Morning CheckUp: December 15, 2011

GOP raises concerns about early retiree fund: “The healthcare law’s program for early retirees is an example of the law’s broader flaws, House Republicans charged Wednesday.” [Sam Baker]

Oregon pursues coordinated care: “The Oregon Health Policy Board worked into the evening Tuesday on refining details for a plan to carry out health reform designed to save costs, integrate care and win approval from the Legislature in February. “ [Oregon Live]

Massachusetts to consider a public option: Beacon Hill lawmakers “are planning to hear testimony on two bills designed to create universal health coverage in Massachusetts. The Joint Committee on Health Care Financing has scheduled a public hearing Thursday on the bill that would create a public health insurance plan to compete with private insurance plans.” [Boston Globe]

Feds winning battle against health care fraud: “Federal prosecutors brought a record number of cases of health care fraud in fiscal 2011, a new report said, with Florida and its huge Medicare-dependent population remaining the epicenter of fraudulent claims. The latest data, drawn from federal records by the Transactional Records Access Records database at Syracuse University, showed total prosecutions jumped 68.9 percent to 1,235 cases compared to 2010, a record increase.” [Merrill Goozner]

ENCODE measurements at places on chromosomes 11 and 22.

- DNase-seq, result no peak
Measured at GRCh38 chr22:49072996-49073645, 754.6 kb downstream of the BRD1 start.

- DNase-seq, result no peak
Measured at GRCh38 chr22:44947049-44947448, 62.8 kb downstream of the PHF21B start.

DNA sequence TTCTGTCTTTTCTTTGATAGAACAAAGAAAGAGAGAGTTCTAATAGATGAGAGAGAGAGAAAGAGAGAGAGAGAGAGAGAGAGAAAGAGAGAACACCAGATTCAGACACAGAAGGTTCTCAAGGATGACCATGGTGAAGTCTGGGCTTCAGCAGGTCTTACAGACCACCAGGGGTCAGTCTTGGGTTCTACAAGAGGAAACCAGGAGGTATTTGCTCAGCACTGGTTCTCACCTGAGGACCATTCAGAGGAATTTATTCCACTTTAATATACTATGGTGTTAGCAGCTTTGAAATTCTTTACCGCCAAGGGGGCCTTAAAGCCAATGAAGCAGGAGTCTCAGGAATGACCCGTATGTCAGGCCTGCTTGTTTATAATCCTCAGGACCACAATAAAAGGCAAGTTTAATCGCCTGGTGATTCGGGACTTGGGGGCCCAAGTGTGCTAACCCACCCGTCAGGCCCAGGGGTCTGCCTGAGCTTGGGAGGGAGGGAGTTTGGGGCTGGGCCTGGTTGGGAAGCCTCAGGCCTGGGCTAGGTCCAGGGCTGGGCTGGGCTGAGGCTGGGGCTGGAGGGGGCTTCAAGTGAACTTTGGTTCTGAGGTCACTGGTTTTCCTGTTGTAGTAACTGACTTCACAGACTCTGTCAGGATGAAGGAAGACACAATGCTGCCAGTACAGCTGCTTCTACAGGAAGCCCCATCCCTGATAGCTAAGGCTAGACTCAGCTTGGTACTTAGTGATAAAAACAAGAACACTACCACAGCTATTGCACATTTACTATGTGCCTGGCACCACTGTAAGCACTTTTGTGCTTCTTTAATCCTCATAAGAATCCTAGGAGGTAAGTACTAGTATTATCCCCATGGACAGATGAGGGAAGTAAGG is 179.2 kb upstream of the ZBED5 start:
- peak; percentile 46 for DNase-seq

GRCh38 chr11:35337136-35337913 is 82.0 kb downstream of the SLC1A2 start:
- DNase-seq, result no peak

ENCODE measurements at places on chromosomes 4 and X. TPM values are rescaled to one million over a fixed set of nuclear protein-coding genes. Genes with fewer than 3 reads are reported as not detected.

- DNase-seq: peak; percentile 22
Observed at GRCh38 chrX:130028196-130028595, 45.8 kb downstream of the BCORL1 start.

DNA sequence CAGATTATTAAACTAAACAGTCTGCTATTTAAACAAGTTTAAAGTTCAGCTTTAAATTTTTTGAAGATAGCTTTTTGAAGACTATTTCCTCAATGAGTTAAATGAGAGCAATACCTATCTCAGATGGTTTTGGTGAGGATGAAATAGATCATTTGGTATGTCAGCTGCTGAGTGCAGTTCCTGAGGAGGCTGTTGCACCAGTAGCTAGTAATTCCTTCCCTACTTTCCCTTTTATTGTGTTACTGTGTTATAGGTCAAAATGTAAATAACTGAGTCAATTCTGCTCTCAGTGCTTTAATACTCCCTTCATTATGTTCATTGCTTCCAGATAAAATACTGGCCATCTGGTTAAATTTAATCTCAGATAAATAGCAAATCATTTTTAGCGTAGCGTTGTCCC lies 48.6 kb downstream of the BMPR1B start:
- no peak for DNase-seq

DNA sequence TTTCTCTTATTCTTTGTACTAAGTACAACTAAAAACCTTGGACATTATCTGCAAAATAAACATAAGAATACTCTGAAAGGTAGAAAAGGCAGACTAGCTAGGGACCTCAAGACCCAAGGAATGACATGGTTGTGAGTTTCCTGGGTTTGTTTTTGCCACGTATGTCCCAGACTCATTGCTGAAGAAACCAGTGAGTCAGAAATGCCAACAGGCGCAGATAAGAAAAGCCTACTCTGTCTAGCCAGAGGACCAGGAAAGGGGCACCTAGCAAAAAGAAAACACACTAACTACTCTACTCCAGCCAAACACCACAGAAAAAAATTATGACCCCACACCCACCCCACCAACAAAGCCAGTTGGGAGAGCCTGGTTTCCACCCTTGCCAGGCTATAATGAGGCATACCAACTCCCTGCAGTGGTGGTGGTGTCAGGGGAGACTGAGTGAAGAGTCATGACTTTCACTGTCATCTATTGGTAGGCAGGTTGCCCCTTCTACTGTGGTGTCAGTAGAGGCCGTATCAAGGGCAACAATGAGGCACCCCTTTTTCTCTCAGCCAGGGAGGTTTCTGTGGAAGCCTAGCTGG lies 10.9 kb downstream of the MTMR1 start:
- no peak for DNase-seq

Gov. Haley wasted millions on study of exchanges: “The fix was in before South Carolina’s Health Planning Committee ever met to discuss health care reform in the Palmetto State, according to emails Gov. Nikki Haley’s office tried to keep hidden.” “The whole point of this commission should be to figure out how to opt out and how to avoid a federal takeover, NOT create a state exchange,” Haley wrote back in March. As Palmetto Public Record reported last week, that’s exactly what happened — though it took eight months and a million dollars in taxpayer money to reach that conclusion. [Palmetto Public Record]

Medicaid costs eat up state budgets: “These days the health program for the poor is claiming a bigger slice of states’ spending than even K-12 education, says a report from the National Association of State Budget Officers. All told, Medicaid is expected to grab 23.6 percent of states’ spending in fiscal 2011, up from 22.3 percent the year before.” [NPR]

The Obamacare game: “Supporters of President Obama’s healthcare reforms launched an online game Wednesday to highlight the law’s provisions. The new site is operated by ‘Thanks, Obamacare,’ a coalition of Colorado-based healthcare advocates formed in October to build support for healthcare reform and try to reclaim the ‘ObamaCare’ label.” [Sam Baker]